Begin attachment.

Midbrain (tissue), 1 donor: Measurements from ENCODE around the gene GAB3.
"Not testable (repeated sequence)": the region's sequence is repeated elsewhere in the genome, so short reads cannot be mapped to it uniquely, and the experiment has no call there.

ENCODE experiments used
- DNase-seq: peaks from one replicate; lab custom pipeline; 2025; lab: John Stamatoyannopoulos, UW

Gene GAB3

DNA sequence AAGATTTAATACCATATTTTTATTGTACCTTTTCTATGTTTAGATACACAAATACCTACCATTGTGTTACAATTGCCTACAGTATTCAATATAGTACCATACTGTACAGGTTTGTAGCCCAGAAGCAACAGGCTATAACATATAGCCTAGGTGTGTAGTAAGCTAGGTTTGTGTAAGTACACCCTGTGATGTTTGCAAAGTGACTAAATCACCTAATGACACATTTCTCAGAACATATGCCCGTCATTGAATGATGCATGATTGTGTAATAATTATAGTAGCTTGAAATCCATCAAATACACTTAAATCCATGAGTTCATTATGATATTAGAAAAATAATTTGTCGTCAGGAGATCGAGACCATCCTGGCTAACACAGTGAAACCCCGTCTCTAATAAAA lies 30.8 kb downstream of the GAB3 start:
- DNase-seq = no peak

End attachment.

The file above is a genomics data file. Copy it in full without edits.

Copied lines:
Midbrain (tissue), 1 donor: Measurements from ENCODE around the gene GAB3.
"Not testable (repeated sequence)": the region's sequence is repeated elsewhere in the genome, so short reads cannot be mapped to it uniquely, and the experiment has no call there.

ENCODE experiments used
- DNase-seq: peaks from one replicate; lab custom pipeline; 2025; lab: John Stamatoyannopoulos, UW

Gene GAB3

DNA sequence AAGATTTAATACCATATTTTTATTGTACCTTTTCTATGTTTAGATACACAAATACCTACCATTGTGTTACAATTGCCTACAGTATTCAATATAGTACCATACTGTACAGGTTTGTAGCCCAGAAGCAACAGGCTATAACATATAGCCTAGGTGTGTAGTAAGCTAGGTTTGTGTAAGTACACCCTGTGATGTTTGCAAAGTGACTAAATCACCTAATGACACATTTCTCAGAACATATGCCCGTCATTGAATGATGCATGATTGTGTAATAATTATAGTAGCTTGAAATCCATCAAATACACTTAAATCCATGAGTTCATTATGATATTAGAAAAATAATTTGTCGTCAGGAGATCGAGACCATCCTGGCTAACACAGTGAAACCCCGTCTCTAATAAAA lies 30.8 kb downstream of the GAB3 start:
- DNase-seq = no peak